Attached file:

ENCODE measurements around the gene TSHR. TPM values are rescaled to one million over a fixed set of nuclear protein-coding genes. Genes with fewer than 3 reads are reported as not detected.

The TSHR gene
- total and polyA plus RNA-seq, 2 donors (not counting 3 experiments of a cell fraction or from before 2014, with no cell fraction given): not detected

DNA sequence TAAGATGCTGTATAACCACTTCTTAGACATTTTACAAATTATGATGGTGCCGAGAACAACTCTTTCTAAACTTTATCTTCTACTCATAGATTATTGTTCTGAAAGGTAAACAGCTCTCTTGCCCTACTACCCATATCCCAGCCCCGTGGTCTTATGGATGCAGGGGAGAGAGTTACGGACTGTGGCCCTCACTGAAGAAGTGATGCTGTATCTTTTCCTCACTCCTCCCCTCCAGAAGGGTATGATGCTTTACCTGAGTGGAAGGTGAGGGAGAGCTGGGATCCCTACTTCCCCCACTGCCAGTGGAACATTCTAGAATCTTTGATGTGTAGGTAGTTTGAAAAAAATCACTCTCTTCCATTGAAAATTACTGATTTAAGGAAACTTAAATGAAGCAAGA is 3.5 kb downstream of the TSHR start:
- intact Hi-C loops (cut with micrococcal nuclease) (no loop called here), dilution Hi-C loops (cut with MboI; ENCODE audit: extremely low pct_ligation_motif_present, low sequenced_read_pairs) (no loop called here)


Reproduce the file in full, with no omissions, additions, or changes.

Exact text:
ENCODE measurements around the gene TSHR. TPM values are rescaled to one million over a fixed set of nuclear protein-coding genes. Genes with fewer than 3 reads are reported as not detected.

The TSHR gene
- total and polyA plus RNA-seq, 2 donors (not counting 3 experiments of a cell fraction or from before 2014, with no cell fraction given): not detected

DNA sequence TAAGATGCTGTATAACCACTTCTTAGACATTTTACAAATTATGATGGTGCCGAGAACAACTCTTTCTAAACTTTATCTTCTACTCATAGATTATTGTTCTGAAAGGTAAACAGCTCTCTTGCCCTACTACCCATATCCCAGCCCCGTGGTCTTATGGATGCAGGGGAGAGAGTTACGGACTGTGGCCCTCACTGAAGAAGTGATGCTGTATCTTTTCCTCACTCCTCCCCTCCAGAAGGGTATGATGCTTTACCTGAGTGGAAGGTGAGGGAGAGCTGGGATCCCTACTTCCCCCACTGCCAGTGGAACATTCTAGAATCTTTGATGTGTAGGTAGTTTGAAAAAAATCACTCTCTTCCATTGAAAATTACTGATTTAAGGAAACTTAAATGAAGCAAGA is 3.5 kb downstream of the TSHR start:
- intact Hi-C loops (cut with micrococcal nuclease) (no loop called here), dilution Hi-C loops (cut with MboI; ENCODE audit: extremely low pct_ligation_motif_present, low sequenced_read_pairs) (no loop called here)